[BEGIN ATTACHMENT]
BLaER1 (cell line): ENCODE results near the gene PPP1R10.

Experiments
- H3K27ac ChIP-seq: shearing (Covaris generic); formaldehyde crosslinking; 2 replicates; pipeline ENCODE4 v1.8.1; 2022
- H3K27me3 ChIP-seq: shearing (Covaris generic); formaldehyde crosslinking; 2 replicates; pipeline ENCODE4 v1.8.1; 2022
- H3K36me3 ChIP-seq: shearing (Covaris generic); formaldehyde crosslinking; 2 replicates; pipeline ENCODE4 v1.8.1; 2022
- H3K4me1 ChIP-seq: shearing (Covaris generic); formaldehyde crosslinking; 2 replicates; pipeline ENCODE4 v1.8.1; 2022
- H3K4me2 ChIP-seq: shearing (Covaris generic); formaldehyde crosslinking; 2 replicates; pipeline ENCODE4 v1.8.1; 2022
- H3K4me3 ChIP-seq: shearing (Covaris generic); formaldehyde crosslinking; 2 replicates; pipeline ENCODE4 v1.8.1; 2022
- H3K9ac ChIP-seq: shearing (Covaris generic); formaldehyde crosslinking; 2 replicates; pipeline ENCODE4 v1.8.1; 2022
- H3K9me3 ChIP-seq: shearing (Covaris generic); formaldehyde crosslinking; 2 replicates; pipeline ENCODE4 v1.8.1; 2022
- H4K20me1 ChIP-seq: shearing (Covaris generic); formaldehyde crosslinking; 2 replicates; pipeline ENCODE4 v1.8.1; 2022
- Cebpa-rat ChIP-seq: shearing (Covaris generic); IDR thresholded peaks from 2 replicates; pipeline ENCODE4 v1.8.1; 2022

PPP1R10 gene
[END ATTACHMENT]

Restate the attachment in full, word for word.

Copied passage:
BLaER1 (cell line): ENCODE results near the gene PPP1R10.

Experiments
- H3K27ac ChIP-seq: shearing (Covaris generic); formaldehyde crosslinking; 2 replicates; pipeline ENCODE4 v1.8.1; 2022
- H3K27me3 ChIP-seq: shearing (Covaris generic); formaldehyde crosslinking; 2 replicates; pipeline ENCODE4 v1.8.1; 2022
- H3K36me3 ChIP-seq: shearing (Covaris generic); formaldehyde crosslinking; 2 replicates; pipeline ENCODE4 v1.8.1; 2022
- H3K4me1 ChIP-seq: shearing (Covaris generic); formaldehyde crosslinking; 2 replicates; pipeline ENCODE4 v1.8.1; 2022
- H3K4me2 ChIP-seq: shearing (Covaris generic); formaldehyde crosslinking; 2 replicates; pipeline ENCODE4 v1.8.1; 2022
- H3K4me3 ChIP-seq: shearing (Covaris generic); formaldehyde crosslinking; 2 replicates; pipeline ENCODE4 v1.8.1; 2022
- H3K9ac ChIP-seq: shearing (Covaris generic); formaldehyde crosslinking; 2 replicates; pipeline ENCODE4 v1.8.1; 2022
- H3K9me3 ChIP-seq: shearing (Covaris generic); formaldehyde crosslinking; 2 replicates; pipeline ENCODE4 v1.8.1; 2022
- H4K20me1 ChIP-seq: shearing (Covaris generic); formaldehyde crosslinking; 2 replicates; pipeline ENCODE4 v1.8.1; 2022
- Cebpa-rat ChIP-seq: shearing (Covaris generic); IDR thresholded peaks from 2 replicates; pipeline ENCODE4 v1.8.1; 2022

PPP1R10 gene